Sick people are good for you, sort of

A new study finds that simply looking at sick people may help you to stay healthy. The research showed that seeing symptoms of illness, such as coughing or sneezing, triggers a response from the immune system.

Mark Schaller, lead study author and psychologist at the University of British Columbia, had one group of people watch a ten minute slide show of people suffering from various illnesses, including images of rashes, coughing and sneezing. The other group watched a slideshow of people waving and pointing guns. The participants that viewed the gun slideshow reported more distress than those who viewed the images of ill people.

The participants had blood samples taken before and after the slideshows. The samples were then exposed to infection and analyzed for the immune substance interleukin-6 (IL-6), which is produced by white blood cells to fight off potential infections. Discovery reports that while people who viewed the gun slideshow had white blood cells that increased IL-6 production by 6 percent, the production of IL-6 in participants who saw the images of sick people increased by 23 percent.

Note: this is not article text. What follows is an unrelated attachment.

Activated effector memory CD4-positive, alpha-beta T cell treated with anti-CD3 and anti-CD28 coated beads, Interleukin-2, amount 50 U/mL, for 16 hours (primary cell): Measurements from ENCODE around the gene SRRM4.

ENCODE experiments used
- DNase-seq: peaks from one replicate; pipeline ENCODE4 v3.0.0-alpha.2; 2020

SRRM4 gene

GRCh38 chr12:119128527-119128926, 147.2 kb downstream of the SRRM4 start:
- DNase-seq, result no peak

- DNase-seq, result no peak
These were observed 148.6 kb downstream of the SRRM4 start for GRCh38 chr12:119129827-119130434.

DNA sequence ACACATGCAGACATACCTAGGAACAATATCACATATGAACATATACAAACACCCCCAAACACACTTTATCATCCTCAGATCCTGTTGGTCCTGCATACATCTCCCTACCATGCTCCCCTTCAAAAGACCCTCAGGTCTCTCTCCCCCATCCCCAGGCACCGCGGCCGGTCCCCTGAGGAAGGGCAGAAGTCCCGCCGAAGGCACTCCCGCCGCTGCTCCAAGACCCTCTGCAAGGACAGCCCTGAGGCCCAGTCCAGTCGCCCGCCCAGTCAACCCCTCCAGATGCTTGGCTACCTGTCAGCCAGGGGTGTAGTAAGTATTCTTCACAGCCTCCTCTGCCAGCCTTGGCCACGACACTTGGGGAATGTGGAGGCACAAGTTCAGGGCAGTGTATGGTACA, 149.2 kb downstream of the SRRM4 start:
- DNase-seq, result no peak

The research team doesn’t know exactly why this occurs; however, the higher ratings of distress from the gun slideshow participants and their lower levels of IL-6 indicate that stress is not a factor. Schaller does hypothesize it could be some some sort of survival mechanism, telling Psychology Today:

“If you see a bunch of people around you who look sick, that’s a pretty good indicator that you’re in imminent danger of infection. Which means that this is one of those times when it’d be wise to allocate more of those precious bodily resources to mount an especially vigorous immunological defense.”

This study is published in Psychological Science.

One Response to Sick people are good for you, sort of

  1. It was certainly interesting for me to read the post. Thanks for it. I like such topics and anything connected to them. I would like to read a bit more soon.

    Julia Smith

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